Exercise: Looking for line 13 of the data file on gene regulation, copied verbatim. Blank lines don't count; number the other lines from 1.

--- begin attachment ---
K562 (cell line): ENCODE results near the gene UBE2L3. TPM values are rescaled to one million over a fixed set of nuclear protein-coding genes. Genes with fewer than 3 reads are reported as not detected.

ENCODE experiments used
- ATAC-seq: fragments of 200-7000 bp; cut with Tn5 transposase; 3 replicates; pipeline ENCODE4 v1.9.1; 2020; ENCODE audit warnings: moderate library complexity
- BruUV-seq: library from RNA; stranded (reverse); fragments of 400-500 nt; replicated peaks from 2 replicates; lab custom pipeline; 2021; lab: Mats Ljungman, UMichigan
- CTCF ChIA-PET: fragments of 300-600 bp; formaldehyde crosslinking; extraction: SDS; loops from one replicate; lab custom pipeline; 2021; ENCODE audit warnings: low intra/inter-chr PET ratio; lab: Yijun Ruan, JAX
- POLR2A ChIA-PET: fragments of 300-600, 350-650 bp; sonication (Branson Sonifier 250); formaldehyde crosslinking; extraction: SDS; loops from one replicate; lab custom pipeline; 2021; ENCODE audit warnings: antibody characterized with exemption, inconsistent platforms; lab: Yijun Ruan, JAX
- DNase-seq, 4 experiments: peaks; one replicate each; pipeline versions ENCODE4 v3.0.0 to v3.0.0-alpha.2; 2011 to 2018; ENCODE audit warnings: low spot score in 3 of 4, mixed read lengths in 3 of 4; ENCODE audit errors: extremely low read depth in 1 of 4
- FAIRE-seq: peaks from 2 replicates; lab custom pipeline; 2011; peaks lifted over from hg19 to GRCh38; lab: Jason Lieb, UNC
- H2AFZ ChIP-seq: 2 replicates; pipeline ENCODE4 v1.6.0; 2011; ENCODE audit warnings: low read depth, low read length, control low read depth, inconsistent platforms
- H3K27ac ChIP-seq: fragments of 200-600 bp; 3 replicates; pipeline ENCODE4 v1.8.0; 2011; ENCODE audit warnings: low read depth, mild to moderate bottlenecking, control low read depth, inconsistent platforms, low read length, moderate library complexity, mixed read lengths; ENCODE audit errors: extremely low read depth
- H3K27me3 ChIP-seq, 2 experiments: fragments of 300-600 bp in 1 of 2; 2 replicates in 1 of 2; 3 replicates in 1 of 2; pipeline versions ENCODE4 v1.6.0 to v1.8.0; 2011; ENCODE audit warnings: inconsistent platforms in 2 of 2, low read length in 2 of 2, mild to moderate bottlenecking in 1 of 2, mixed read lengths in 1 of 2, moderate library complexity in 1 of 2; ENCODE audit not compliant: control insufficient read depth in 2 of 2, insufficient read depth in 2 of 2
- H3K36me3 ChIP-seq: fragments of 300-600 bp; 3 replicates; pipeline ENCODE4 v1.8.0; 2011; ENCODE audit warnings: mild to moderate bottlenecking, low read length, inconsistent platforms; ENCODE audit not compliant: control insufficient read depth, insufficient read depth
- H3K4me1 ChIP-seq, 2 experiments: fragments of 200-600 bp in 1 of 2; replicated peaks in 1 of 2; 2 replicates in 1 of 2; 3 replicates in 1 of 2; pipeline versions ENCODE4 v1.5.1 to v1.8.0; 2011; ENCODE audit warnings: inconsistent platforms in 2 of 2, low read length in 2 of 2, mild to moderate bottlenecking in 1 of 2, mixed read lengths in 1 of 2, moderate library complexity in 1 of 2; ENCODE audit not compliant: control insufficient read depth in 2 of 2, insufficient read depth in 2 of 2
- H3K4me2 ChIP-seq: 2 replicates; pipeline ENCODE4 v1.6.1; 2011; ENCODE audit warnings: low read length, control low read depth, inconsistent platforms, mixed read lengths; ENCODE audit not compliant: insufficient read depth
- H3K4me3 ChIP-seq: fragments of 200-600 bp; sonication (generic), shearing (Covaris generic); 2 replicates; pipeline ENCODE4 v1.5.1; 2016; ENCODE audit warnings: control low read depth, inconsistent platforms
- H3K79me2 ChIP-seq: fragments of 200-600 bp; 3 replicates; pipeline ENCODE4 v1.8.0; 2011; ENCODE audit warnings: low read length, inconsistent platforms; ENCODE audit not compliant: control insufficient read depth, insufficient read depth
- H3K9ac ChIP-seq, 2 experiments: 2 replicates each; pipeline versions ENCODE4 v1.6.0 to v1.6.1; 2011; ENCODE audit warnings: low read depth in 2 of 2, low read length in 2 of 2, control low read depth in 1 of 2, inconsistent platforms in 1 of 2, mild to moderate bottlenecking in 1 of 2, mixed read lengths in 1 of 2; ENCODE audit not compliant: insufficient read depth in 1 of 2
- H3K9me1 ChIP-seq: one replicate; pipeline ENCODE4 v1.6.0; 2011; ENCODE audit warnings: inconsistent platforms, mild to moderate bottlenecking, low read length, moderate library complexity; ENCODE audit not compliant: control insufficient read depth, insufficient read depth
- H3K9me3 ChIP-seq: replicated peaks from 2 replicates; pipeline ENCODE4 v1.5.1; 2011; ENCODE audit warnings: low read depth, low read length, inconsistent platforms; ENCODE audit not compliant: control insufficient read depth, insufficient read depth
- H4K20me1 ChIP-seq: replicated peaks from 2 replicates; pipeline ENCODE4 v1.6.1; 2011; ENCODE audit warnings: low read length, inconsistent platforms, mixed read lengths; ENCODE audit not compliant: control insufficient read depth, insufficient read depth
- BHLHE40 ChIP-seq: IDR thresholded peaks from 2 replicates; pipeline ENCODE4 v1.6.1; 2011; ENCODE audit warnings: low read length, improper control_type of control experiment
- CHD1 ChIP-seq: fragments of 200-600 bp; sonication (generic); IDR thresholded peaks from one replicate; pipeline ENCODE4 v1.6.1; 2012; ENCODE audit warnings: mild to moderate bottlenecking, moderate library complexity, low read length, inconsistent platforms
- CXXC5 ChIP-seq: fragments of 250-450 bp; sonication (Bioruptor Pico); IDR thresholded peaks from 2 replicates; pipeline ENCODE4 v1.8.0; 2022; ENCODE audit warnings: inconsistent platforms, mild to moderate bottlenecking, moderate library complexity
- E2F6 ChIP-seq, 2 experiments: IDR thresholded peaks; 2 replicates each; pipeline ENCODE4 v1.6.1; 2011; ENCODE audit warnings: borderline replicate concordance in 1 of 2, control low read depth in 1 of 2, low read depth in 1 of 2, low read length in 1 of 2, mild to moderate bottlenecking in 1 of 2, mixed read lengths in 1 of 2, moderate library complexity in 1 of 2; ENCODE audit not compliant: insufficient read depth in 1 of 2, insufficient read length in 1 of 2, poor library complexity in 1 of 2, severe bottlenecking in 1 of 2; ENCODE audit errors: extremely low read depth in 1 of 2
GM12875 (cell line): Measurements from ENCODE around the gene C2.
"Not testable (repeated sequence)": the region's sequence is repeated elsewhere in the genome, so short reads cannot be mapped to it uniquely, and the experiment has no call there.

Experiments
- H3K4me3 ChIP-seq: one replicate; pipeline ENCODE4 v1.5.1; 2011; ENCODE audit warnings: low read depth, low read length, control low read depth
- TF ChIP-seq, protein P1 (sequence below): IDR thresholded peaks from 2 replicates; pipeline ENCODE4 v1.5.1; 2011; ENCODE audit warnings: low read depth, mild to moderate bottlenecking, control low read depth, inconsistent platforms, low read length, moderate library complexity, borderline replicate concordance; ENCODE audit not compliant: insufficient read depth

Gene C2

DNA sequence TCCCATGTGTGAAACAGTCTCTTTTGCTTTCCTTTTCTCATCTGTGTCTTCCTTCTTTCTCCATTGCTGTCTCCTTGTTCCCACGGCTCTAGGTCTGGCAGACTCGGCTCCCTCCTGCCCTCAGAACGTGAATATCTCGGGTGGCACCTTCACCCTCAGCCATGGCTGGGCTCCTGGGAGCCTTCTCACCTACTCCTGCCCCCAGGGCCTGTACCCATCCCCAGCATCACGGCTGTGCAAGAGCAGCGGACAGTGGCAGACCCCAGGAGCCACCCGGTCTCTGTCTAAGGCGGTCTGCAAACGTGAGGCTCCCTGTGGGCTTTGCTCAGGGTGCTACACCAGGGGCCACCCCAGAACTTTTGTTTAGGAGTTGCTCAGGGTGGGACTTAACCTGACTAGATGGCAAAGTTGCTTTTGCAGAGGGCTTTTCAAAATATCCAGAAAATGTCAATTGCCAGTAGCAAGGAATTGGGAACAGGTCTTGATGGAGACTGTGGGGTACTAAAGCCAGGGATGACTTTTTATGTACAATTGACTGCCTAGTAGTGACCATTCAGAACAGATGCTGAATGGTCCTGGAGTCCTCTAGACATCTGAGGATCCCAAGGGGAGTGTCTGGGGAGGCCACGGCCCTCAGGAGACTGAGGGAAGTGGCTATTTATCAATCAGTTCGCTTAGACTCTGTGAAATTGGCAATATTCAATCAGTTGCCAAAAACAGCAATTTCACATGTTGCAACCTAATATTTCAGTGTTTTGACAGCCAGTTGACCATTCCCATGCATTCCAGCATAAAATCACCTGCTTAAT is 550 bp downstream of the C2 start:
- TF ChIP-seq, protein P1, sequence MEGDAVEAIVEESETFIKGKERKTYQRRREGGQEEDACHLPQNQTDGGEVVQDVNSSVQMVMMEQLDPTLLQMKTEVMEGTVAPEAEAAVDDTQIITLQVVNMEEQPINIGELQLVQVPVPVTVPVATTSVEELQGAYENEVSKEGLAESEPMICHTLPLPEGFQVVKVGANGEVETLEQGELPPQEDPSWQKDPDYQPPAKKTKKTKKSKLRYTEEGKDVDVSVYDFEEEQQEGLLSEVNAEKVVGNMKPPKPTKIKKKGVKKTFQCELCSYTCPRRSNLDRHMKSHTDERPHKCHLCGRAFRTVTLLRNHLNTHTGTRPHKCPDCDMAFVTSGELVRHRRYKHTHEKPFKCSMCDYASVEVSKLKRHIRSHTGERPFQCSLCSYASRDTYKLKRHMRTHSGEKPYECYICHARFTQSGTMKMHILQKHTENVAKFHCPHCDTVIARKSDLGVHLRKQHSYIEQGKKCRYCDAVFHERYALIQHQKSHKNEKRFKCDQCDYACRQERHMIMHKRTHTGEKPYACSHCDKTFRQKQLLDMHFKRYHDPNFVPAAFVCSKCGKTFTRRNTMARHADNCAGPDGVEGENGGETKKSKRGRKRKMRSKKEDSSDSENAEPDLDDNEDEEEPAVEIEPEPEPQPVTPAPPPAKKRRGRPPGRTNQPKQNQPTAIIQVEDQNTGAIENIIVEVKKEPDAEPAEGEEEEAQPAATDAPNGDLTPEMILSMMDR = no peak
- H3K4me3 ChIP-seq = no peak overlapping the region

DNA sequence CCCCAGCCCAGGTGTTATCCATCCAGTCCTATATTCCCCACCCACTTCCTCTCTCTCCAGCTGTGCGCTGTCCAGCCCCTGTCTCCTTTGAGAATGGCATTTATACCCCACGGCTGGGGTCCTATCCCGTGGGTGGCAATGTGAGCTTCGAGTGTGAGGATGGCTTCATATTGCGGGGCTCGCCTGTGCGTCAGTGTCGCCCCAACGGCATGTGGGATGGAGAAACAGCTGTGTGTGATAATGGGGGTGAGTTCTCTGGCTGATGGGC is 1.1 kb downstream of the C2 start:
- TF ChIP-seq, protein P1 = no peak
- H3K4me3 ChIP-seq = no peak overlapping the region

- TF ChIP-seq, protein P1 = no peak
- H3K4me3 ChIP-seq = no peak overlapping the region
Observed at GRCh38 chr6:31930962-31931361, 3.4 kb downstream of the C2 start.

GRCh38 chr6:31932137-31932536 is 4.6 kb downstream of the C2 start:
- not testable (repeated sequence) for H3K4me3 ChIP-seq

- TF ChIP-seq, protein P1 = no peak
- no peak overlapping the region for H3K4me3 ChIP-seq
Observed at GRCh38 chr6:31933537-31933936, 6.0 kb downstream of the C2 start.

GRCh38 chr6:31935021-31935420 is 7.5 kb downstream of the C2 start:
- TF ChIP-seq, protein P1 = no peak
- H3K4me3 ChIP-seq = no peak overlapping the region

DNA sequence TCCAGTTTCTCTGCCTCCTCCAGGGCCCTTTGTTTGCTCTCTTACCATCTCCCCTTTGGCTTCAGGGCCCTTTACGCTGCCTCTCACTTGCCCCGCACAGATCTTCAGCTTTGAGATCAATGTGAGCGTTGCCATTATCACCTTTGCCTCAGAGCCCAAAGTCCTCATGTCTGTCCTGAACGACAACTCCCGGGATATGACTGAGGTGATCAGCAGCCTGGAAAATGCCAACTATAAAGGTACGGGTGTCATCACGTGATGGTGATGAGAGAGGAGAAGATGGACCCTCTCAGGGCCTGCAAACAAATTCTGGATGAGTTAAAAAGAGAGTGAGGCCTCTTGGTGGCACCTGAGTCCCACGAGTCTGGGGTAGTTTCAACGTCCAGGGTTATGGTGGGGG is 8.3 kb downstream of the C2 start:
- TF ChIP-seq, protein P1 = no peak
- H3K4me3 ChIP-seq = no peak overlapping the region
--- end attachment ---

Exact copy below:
- H3K4me1 ChIP-seq, 2 experiments: fragments of 200-600 bp in 1 of 2; replicated peaks in 1 of 2; 2 replicates in 1 of 2; 3 replicates in 1 of 2; pipeline versions ENCODE4 v1.5.1 to v1.8.0; 2011; ENCODE audit warnings: inconsistent platforms in 2 of 2, low read length in 2 of 2, mild to moderate bottlenecking in 1 of 2, mixed read lengths in 1 of 2, moderate library complexity in 1 of 2; ENCODE audit not compliant: control insufficient read depth in 2 of 2, insufficient read depth in 2 of 2